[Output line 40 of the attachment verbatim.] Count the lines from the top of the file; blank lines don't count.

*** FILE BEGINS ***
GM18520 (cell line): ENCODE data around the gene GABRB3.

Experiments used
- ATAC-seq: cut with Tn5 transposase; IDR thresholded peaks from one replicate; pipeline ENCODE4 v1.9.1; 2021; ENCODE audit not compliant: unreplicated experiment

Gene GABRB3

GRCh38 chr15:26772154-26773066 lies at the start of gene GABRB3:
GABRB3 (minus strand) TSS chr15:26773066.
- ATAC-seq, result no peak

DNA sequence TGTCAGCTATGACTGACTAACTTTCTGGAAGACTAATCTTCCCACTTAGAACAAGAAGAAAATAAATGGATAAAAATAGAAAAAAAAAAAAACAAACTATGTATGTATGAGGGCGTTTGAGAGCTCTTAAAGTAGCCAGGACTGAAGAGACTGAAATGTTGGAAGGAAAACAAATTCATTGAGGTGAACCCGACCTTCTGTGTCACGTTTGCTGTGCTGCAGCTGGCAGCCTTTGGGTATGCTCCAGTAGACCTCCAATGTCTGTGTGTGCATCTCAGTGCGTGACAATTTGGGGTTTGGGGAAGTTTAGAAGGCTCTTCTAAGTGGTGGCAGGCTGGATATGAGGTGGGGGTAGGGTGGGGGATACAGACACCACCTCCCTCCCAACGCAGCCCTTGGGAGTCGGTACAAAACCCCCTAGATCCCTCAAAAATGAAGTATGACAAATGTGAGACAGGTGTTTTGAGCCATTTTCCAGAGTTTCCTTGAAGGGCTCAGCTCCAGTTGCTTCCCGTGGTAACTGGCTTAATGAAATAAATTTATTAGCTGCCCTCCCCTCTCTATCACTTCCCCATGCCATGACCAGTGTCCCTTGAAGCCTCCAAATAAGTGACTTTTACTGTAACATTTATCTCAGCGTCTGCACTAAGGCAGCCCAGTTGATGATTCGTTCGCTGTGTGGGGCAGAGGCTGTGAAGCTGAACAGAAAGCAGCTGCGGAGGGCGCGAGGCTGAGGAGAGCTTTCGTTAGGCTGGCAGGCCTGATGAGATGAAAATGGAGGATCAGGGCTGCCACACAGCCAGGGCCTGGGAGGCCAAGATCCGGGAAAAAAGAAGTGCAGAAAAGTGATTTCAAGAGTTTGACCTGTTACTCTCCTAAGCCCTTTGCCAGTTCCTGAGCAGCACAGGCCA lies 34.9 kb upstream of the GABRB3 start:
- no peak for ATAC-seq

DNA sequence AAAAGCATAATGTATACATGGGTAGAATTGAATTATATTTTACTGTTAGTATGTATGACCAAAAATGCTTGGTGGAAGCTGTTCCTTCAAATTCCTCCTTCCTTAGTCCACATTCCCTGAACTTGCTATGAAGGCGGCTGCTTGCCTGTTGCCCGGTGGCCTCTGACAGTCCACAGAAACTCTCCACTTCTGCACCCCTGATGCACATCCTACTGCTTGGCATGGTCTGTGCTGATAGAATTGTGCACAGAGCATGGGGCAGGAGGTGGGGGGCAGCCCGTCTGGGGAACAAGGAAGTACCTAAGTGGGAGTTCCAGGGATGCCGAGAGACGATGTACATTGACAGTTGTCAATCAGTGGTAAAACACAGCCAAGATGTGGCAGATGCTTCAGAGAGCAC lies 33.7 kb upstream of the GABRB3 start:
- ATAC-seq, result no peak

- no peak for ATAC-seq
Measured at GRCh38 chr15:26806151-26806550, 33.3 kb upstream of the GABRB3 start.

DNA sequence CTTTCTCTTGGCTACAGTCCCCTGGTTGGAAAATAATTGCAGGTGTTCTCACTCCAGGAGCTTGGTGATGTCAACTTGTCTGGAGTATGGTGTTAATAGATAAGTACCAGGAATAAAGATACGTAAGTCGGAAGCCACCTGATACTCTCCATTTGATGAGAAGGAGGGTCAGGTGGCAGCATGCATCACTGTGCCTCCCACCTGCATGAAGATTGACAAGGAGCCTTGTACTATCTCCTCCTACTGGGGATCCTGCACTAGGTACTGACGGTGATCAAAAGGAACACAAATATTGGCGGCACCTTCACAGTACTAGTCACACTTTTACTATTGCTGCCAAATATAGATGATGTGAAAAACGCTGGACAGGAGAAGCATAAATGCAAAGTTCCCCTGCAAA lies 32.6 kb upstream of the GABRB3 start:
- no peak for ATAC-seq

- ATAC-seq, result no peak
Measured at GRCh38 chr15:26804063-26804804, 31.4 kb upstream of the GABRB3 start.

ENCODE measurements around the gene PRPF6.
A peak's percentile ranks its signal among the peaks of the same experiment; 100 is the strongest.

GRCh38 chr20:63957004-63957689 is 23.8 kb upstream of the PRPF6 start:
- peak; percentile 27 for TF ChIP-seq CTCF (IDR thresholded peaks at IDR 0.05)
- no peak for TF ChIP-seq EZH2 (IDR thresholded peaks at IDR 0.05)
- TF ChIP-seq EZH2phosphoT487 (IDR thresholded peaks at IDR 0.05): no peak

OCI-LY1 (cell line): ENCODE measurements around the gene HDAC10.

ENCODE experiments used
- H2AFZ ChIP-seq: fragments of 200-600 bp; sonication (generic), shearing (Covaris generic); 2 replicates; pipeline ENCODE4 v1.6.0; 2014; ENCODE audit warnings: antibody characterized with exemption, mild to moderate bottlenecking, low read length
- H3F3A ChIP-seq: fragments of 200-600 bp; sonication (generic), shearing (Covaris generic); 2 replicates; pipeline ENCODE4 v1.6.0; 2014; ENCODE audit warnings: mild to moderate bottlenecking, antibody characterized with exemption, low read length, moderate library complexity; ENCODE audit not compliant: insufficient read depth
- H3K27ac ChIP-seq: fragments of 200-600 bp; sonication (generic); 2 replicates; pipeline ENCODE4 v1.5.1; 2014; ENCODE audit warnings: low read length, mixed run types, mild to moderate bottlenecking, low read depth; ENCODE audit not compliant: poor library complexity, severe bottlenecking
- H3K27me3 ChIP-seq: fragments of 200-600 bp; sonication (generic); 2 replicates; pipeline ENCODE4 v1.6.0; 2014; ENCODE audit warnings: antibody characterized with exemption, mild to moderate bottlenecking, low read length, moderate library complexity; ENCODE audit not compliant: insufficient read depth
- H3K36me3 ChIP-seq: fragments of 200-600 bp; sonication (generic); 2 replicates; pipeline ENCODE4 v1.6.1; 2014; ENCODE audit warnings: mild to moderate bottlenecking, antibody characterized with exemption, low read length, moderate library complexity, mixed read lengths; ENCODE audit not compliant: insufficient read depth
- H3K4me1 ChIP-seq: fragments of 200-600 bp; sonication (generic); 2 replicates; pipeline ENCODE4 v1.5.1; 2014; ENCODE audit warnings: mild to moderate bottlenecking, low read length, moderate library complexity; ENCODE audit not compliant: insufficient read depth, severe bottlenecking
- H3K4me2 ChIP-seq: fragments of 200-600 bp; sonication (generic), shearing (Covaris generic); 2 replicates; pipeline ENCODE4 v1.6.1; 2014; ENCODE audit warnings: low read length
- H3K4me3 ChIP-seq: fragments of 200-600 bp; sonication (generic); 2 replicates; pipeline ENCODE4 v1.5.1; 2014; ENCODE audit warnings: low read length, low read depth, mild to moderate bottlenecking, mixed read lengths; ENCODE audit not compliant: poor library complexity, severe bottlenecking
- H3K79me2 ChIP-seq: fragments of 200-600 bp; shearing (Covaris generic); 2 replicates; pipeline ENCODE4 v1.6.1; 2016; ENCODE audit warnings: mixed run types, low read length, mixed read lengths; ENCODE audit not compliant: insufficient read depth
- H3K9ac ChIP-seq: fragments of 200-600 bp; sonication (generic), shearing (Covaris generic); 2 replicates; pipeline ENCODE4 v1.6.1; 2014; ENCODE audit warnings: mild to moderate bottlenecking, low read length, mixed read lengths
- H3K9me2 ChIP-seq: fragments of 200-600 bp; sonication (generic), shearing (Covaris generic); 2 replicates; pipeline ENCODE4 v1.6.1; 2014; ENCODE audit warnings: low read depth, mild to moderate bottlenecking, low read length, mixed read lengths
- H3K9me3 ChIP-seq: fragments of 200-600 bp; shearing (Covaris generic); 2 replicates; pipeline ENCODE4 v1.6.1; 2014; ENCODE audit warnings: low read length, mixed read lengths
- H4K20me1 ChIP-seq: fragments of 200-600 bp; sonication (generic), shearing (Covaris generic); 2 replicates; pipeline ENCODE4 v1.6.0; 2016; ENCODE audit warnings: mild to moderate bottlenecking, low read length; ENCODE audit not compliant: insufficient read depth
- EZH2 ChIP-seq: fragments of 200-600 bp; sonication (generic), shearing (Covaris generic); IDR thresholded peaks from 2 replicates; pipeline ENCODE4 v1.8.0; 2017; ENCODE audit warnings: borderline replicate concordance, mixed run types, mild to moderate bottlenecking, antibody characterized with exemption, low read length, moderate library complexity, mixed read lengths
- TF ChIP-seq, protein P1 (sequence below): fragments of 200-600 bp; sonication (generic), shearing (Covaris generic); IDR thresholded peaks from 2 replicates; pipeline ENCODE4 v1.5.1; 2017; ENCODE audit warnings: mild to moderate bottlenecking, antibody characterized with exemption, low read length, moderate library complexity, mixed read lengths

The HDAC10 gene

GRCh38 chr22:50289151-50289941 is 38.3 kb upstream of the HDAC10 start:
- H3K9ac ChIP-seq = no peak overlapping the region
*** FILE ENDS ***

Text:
- TF ChIP-seq, protein P1 (sequence below): fragments of 200-600 bp; sonication (generic), shearing (Covaris generic); IDR thresholded peaks from 2 replicates; pipeline ENCODE4 v1.5.1; 2017; ENCODE audit warnings: mild to moderate bottlenecking, antibody characterized with exemption, low read length, moderate library complexity, mixed read lengths